> will use them, or even know how to use them properly.

      It all depends from the default settings of the system. To take up the case
      of ligatures again, which is my typographic hobby-horse. I really hate it
      when people don't use them, although in most fonts (PS1) at least fi and fl
      are available for a long time and since the introduction of Windows XP are
      also accessible by non-Mac users. One day I got the master thesis of a
      friend. His typographical knowledge didn't exceed the average, but as a
      mathematician he used the LaTeX typesetting system. Ligatures were all over
      the text and with a meticulousness rarely met in Quark or Pagemaker
      documents. When I asked my friend about them, he hadn't even noticed that
      they were there, in fact, he didn't know what they were! It seemed that
      their implementation was a default setting of the software. Meanwhile, I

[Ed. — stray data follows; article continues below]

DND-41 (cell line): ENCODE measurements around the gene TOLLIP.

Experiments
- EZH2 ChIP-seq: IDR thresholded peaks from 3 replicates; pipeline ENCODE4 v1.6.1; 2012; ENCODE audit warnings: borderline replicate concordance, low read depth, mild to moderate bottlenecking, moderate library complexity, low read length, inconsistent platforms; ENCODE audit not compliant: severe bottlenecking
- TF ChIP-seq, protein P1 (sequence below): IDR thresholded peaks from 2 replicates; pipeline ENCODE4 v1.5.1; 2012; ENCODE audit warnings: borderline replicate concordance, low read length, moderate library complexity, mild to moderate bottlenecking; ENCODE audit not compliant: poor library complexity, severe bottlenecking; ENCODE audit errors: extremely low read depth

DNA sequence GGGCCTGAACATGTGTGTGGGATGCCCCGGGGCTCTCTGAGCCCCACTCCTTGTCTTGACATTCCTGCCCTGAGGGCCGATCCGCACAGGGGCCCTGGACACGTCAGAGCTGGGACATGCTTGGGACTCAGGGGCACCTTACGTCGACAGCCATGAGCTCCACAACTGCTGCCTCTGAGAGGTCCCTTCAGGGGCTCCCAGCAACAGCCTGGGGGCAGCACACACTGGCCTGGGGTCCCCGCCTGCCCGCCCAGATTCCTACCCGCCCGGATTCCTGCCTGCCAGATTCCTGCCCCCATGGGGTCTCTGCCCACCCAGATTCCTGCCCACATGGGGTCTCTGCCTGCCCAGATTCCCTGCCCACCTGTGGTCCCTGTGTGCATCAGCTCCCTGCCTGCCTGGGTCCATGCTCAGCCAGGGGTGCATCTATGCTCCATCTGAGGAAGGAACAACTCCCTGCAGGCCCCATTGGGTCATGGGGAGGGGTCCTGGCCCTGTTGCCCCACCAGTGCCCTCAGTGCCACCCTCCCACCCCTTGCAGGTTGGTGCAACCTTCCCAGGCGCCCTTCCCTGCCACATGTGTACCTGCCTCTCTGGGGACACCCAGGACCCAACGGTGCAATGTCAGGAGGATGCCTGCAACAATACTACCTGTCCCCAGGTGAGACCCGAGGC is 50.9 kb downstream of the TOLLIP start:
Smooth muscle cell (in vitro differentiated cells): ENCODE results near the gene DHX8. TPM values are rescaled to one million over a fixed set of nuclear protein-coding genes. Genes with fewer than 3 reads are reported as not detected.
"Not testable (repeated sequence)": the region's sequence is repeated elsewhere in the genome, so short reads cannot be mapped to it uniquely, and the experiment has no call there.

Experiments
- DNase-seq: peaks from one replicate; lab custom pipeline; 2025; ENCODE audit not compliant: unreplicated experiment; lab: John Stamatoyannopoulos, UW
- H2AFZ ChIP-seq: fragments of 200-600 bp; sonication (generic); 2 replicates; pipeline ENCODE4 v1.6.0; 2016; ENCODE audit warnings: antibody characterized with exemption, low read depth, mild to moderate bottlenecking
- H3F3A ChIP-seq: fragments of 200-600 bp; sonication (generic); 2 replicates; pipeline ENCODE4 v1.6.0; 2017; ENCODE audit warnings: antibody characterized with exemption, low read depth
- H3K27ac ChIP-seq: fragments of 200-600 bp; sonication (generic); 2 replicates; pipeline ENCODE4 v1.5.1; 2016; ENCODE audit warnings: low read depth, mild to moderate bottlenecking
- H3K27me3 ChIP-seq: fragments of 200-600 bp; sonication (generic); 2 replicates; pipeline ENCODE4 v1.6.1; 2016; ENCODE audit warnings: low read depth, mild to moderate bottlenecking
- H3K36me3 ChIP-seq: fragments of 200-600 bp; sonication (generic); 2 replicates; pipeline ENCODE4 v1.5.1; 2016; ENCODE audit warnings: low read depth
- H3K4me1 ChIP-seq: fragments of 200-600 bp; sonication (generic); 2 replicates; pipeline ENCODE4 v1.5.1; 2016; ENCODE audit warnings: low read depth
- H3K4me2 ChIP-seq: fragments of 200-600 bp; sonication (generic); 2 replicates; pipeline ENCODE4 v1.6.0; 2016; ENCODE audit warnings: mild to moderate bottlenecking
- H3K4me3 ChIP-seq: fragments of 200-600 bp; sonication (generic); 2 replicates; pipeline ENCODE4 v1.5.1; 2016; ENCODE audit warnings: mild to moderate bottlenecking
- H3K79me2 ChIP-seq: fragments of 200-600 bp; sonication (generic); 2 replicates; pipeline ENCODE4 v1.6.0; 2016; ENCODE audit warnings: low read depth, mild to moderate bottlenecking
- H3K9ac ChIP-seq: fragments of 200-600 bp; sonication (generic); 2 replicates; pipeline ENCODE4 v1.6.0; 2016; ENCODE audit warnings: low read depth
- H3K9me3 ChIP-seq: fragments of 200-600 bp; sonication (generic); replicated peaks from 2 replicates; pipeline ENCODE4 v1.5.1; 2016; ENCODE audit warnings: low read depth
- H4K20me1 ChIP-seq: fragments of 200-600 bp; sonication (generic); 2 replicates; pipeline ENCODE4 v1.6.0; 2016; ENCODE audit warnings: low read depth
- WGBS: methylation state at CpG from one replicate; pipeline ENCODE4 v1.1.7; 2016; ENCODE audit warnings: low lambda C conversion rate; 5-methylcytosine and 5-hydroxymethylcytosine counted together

contentedly noticed that this became true for InDesign as well: thanks to
      these technical defaults we can look forward to a brighter typographic
      future, without jobbing designers and common pc users having to be even
      aware of what the machine is doing for them.

      > Building the capability into the system is great, but its a gift to
      > typographers, a panache.

      No doubt. Even with all these great techneutic features we cannot expect a
      'spontaneous generation' of fine typography under the bluntest of hands.
      This has been true for all the arts, where it comes to aesthetic genius, or
      plain good taste. But technological innovation may help to bring better into
      expression artistic brilliance; just think of what the invention of oil
      painting meant for European art. Of course there were more poorly talented
      painters then there have been Raphaels, but at least we have that one,
      unsurpassed Raphael. Likewise, in the digital age, there will be a vast
      majority of poor typography still, but I am happily awaiting the new
      Jensons, Bodonis and Mardersteigs, fully exploiting the new technologies in
      realising what couldn't be achieved by the physical restrictions of metal
      type.

      > It really isn't until the 20th century that such concerns become fully